To the Editor:
Our community has proved time and again that we will stand together to face a challenge or fulfill a need. There is no more important need than the safety and security of our children and grandchildren.
When the Florida Legislature mandated that school districts assign at least one “safe school officer” at each school facility earlier this year, the Lee Board of County Commissioners (BoCC) acted quickly, paying 50 percent of the school district’s cost to provide this important safety measure at every school in unincorporated Lee County.
The BoCC did this voluntarily; nothing mandates or compels county governments or city governments to participate financially in the School Safety Act. The act is an unfunded mandate handed to all school districts in Florida. The statute’s language states, “…each district school board and school district superintendent shall partner with law enforcement agencies to establish or assign one or more safe school officers at each school facility…”
The 2018 legislative session ended on March 11, and the School Safety Act passed during the last two weeks of the session. The governor’s March 25 letter to school districts explained that the act provided $64 million statewide – enough for 647 new officers. We know the statewide need is 2,000 new officers. (The Lee County School District portion is $1.6 million.)
Lee County has a history of providing a 50-50 share of funding for the School Resource Officer (SRO) program. In all, the BoCC has spent $17 million during the last decade, a significant commitment to the protection of our children.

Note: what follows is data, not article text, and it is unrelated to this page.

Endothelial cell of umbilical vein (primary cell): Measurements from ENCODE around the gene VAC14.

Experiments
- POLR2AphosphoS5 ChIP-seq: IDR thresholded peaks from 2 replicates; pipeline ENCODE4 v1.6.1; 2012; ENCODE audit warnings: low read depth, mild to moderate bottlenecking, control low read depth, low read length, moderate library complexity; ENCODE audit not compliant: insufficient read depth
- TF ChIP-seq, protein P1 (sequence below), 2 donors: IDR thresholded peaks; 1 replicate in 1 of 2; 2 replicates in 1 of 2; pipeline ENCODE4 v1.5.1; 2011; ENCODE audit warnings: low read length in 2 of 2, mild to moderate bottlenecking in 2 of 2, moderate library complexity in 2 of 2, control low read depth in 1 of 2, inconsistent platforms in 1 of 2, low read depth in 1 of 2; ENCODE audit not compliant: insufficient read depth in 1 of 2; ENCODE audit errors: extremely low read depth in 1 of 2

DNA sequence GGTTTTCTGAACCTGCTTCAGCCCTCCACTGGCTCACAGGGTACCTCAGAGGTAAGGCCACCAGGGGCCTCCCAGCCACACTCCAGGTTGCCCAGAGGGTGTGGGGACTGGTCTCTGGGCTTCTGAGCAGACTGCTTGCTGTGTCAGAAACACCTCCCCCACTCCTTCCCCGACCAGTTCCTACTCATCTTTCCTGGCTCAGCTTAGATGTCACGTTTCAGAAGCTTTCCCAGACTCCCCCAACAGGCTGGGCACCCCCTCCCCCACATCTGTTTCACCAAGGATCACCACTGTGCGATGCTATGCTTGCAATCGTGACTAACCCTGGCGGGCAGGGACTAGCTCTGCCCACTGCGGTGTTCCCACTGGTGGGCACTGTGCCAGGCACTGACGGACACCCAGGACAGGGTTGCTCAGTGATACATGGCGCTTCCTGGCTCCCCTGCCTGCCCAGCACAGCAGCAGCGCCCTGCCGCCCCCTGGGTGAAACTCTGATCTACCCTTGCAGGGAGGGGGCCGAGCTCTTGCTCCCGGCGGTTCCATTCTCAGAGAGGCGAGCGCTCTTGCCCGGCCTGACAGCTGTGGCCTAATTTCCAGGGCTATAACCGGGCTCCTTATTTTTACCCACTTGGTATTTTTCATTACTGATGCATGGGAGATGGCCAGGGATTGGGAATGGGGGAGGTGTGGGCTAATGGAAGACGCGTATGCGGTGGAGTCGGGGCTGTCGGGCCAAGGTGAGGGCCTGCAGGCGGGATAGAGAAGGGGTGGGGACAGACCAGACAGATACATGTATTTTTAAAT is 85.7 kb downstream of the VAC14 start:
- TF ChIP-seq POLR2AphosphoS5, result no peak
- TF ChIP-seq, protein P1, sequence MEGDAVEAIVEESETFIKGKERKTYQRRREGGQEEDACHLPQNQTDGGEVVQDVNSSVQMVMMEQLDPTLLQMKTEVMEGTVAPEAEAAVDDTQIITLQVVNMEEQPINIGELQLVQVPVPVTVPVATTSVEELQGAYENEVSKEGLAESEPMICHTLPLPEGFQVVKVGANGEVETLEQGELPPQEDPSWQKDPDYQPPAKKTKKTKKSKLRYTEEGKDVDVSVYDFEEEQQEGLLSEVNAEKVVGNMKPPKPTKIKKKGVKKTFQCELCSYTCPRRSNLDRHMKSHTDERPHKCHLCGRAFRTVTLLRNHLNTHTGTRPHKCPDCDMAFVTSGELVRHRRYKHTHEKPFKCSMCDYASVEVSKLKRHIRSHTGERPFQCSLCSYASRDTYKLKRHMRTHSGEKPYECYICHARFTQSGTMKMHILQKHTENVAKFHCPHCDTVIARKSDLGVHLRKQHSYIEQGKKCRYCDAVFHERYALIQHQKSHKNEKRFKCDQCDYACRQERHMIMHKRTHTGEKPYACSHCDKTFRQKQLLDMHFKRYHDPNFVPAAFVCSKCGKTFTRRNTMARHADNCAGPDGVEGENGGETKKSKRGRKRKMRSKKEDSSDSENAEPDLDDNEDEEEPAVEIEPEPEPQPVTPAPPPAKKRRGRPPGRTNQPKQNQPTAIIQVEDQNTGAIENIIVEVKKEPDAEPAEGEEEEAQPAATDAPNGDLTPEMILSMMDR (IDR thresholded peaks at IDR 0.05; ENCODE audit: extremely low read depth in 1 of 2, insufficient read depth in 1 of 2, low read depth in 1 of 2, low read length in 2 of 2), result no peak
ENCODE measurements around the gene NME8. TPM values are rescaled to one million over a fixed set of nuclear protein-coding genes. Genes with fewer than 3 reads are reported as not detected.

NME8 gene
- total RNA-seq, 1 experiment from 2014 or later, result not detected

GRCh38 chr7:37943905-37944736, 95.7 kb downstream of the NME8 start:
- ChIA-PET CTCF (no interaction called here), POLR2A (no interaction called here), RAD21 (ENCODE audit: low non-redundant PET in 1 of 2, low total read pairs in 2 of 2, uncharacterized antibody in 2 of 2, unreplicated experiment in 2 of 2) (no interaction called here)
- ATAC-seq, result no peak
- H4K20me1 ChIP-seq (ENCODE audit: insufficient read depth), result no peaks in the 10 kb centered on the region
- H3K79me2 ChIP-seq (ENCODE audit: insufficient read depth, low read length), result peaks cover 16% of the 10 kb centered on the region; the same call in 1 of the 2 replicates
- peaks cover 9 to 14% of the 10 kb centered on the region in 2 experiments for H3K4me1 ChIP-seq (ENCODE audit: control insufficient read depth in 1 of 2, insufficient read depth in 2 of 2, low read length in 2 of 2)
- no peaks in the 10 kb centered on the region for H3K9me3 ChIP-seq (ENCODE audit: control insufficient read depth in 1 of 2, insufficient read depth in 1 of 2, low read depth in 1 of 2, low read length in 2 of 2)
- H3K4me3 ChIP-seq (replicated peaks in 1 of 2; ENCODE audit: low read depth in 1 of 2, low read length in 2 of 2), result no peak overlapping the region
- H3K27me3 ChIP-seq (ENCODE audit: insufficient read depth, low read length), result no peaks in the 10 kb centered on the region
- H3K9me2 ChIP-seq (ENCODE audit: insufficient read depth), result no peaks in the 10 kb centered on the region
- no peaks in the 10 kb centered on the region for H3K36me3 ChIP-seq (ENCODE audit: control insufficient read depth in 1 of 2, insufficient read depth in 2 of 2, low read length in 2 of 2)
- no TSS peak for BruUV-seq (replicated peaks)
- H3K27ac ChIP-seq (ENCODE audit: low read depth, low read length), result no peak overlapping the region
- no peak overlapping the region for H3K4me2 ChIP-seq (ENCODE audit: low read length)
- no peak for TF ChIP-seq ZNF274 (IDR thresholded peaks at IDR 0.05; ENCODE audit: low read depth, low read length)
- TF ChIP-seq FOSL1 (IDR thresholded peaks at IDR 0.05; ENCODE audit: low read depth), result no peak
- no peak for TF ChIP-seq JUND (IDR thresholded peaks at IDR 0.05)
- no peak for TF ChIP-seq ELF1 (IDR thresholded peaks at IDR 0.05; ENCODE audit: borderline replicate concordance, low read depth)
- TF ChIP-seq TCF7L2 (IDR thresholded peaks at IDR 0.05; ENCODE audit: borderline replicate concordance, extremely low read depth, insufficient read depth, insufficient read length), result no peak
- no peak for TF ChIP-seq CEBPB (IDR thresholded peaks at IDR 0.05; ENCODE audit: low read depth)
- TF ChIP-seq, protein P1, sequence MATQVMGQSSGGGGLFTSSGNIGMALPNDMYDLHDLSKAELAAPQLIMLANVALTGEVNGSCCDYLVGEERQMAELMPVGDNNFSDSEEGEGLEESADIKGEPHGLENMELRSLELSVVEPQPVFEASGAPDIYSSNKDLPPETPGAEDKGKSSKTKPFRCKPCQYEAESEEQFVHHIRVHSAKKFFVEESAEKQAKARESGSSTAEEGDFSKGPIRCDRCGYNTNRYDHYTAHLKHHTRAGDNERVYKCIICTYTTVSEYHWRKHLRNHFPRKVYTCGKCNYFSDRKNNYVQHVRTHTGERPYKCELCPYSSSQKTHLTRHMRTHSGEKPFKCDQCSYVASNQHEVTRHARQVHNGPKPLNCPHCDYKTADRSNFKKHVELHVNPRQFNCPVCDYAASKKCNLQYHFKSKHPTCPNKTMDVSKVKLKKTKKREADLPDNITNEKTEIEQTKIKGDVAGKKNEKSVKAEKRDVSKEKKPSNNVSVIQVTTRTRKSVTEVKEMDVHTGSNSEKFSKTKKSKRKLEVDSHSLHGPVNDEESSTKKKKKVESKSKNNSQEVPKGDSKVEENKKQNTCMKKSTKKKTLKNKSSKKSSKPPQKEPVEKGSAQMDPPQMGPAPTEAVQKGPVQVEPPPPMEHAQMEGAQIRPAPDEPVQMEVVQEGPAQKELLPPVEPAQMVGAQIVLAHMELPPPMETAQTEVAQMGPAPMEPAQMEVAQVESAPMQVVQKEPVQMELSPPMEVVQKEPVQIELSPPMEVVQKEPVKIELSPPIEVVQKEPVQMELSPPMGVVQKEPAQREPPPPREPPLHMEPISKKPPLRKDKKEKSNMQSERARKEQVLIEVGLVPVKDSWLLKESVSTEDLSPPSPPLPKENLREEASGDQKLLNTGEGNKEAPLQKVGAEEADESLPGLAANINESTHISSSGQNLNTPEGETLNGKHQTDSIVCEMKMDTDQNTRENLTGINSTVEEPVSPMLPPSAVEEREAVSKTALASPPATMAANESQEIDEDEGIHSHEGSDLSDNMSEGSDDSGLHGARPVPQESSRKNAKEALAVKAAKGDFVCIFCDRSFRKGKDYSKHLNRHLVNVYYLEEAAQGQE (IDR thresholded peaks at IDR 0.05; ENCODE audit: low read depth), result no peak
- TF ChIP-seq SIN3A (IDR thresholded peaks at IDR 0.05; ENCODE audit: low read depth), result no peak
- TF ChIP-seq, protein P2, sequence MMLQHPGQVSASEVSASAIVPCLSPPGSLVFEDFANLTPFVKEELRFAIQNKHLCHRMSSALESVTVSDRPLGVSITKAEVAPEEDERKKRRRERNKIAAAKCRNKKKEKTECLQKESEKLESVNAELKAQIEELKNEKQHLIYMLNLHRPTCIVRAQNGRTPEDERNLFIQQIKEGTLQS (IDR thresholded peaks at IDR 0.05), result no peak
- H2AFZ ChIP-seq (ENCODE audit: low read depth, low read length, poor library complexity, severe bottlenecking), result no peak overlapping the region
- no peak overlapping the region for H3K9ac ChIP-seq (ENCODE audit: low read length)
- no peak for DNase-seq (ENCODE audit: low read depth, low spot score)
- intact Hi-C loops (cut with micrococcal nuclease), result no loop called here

For years leading up to 2011, the County partnered with the school district financially to pay for SROs in schools in the unincorporated area. These funds were from the unincorporated MSTU tax rate, which is paid only by property owners outside of city boundaries in the unincorporated area. Likewise, the cities of Cape Coral and Fort Myers paid their portion within their boundaries from city tax rates and used their own officers.
In 2011, both cities left the program, and the Sheriff started to supply SROs to municipal middle and high schools. Beginning in fiscal year 2011/12, the BoCC agreed to fund Cape Coral’s and Fort Myers’ 50 percent share to provide officers at all middle and high schools, using a post-recession combination of General Fund and unincorporated MSTU funding.
This arrangement was intended to accommodate the hard times of the recession when all entities suffered significant tax-base and revenue losses. It was never intended to be a permanent arrangement, nor was the SRO program intended to be a General Fund countywide service.
The County has continued its participation. The County’s SRO allocation for fiscal year 2018/19 will be $2.8 million, a nearly 17 percent increase from $2.4 million in the prior year. We have communicated this commitment openly.
The BoCC addressed SRO funding in its April 3 budget work session, and that consensus was codified April 17 at the regularly scheduled meeting. On April 23, we notified the Lee County Sheriff’s Office and the Lee County School District of the BoCC’s action.
The discussion has continued in our community. On May 1, Waterman Broadcasting aired on NBC-2 a report on the BoCC’s action. Then a May 8 school board meeting at which the SRO funding issue – and the BoCC’s action – was discussed generated additional and increased media coverage in print and broadcast.
Lee County Commissioners recognize the importance of funding a portion of school safety by paying 50 percent of the unfunded mandated costs for unincorporated Lee County. The City of Cape Coral, the City of Fort Myers, the City of Sanibel and the County have all stepped forward to partner with the school district to fund this initiative in the areas for which they are responsible and keep our children safe at school.
We appreciate that commitment, which we know we all share.
Roger Desjarlais is the Lee County Manager